Samiksha Jaiswal (Editor)

Sex verification in sports

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Sex verification in sports (also known as gender verification, or loosely as gender determination or a sex test) is the issue of verifying the eligibility of an athlete to compete in a sporting event that is limited to a single sex. The issue has arisen multiple times in the Olympic games and other sporting competitions where it has been alleged that male athletes attempted to compete as women, or that a woman has an intersex condition giving an alleged unfair advantage.

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The first mandatory sex test issued by the IAAF for woman athletes was in July 1950 in the month before the European Championships in Belgium. All athletes were tested in their own countries. Sex testing at the games began at the 1966 European Athletics Championships in response to suspicion that several of the best women athletes from the Soviet Union and Eastern Europe were actually men. At the Olympics, testing was introduced in 1968.

Initially, sex verification took the form of physical examinations. It subsequently evolved into chromosome testing, and later testosterone testing. It is not always a simple case of checking for XX vs. XY chromosomes, or sex hormone levels, to determine whether an athlete is unambiguously a woman or a man. Fetuses start out as undifferentiated, and the Y chromosome turns on a variety of hormones that differentiate the baby as a male. Sometimes this does not occur, and people with two X chromosomes can develop hormonally or phenotypically as a male, and people with an X and a Y can develop hormonally or phenotypically as a female.

Reports have shown how elite women athletes have been humiliated, excluded, and suffered human rights violations as a result of sex verification testing. Such cases have included female genital mutilation and sterilization. Not only have reports shown that the tests have physically affected women athletes, but they have also shown that such tests can cause pyschological harm to women. Sex verification tests can create sex and identity crises, demeaning reactions, social isolation, depression, and suicide. Essentially, research shows that the benefits to gender testing do not outweigh the disadvantages.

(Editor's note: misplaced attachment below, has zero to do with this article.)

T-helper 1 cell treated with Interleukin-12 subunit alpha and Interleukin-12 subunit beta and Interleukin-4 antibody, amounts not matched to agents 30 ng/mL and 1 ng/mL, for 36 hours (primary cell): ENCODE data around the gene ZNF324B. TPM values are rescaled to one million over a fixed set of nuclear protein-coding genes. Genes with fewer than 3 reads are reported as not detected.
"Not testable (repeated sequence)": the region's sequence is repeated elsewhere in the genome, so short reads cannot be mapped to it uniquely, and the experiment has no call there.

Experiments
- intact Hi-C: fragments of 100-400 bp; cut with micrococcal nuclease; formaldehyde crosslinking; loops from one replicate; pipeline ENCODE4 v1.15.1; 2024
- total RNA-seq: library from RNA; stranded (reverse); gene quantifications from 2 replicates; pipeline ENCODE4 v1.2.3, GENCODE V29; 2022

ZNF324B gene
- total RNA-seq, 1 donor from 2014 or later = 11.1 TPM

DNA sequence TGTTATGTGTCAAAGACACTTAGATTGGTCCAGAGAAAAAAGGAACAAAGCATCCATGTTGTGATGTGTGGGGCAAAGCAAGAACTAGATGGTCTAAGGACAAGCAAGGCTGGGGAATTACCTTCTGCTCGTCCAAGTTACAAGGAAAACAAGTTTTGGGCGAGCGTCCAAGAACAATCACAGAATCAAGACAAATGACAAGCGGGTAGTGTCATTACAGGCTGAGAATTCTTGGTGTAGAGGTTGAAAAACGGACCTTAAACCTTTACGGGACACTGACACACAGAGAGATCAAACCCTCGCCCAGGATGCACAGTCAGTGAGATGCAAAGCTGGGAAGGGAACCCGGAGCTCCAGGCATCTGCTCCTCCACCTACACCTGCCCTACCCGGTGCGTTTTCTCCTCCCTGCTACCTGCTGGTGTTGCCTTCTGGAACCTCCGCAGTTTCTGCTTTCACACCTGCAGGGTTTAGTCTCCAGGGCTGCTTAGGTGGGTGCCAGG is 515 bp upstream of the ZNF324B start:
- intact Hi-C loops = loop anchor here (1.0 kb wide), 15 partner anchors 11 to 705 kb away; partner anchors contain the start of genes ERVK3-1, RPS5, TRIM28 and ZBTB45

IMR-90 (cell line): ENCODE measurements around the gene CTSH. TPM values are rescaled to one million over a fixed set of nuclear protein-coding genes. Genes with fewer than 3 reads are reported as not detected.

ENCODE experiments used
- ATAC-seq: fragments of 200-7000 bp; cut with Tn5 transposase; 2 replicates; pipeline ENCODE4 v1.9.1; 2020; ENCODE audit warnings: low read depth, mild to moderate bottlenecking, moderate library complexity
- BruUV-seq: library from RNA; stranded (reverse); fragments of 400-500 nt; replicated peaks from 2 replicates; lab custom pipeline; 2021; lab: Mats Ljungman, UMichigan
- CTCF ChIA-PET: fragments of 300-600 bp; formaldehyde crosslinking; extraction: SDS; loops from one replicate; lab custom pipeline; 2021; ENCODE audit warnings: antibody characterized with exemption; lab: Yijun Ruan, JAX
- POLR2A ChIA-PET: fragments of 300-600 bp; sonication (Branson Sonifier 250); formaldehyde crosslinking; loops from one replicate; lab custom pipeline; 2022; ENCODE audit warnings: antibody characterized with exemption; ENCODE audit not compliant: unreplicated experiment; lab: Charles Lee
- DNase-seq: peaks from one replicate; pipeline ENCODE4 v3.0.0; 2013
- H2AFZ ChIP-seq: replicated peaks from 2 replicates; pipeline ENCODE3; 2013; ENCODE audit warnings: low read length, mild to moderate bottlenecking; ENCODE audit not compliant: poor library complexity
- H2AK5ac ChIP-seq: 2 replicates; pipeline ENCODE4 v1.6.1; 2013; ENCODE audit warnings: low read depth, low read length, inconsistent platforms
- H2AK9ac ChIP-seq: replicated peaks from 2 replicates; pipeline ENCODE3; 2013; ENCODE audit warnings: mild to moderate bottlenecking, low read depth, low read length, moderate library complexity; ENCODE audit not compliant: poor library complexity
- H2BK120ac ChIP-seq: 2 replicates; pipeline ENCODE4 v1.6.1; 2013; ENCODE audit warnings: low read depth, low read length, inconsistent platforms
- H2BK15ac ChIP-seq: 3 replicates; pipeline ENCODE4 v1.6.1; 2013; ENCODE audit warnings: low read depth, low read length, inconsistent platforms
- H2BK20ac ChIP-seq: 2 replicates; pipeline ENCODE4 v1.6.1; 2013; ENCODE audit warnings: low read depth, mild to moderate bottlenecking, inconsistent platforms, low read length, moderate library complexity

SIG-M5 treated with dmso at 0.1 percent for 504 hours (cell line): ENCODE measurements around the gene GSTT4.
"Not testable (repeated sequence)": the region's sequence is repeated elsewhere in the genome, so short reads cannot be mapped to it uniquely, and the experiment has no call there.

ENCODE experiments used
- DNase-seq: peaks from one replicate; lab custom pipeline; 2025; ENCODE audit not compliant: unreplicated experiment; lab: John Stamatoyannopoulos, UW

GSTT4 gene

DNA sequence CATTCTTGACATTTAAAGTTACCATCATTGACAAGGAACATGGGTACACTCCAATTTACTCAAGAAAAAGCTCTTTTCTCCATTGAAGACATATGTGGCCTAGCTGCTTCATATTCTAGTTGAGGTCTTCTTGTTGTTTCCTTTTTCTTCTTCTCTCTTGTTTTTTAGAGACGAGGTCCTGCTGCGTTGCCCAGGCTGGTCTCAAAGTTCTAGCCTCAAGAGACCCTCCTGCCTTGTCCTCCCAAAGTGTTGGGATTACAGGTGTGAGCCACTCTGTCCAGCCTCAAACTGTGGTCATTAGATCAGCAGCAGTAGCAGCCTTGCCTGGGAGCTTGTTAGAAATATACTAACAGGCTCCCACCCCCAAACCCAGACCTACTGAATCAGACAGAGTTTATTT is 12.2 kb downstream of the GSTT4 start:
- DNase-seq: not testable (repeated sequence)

Physical examinations

United States Olympic Committee president Avery Brundage requested, during or shortly after the 1936 Summer Olympics in Berlin, that a system be established to examine female athletes. According to a Time magazine article about hermaphrodites, Brundage felt the need to clarify "sex ambiguities" after observing the performance of Czechoslovak runner and jumper Zdeňka Koubková and English shotputter and javelin thrower Mary Edith Louise Weston. Both individuals later had sex change surgery and legally changed their names, to Zdeněk Koubek and Mark Weston, respectively.

Sex verification tests began in the 1966 with the International Association of Athletics Federation (IAAF), using physical examinations. The International Olympic Committee followed suit two years later. Initially, women athletes "were asked to parade nude before a panel of doctors". For a period of time these tests were mandatory for female athletes, due to fears that male athletes would pose as female athletes and have an unfair advantage over their competitors.

Chromosome testing

Chromosome testing was introduced by the International Olympic Committee in 1968, at the Mexico City Olympics. This tested for the presence of the SRY gene, which is found on the Y-chromosome, and was designed to identify males potentially disguised as females. This method of testing was later abolished, as it was shown to be inconclusive in identifying maleness.

The International Association of Athletics Federations ceased sex screening for all athletes in 1992, but retained the option of assessing the sex of a participant should suspicions arise. A resolution was passed at the 1996 International Olympic Committee (IOC) World Conference on Women and Health "to discontinue the current process of gender verification during the Olympic Games." The International Olympic Committee's board voted to discontinue the practice in June 1999. Chromosome testing was last performed at the Atlanta Olympic Games in 1996.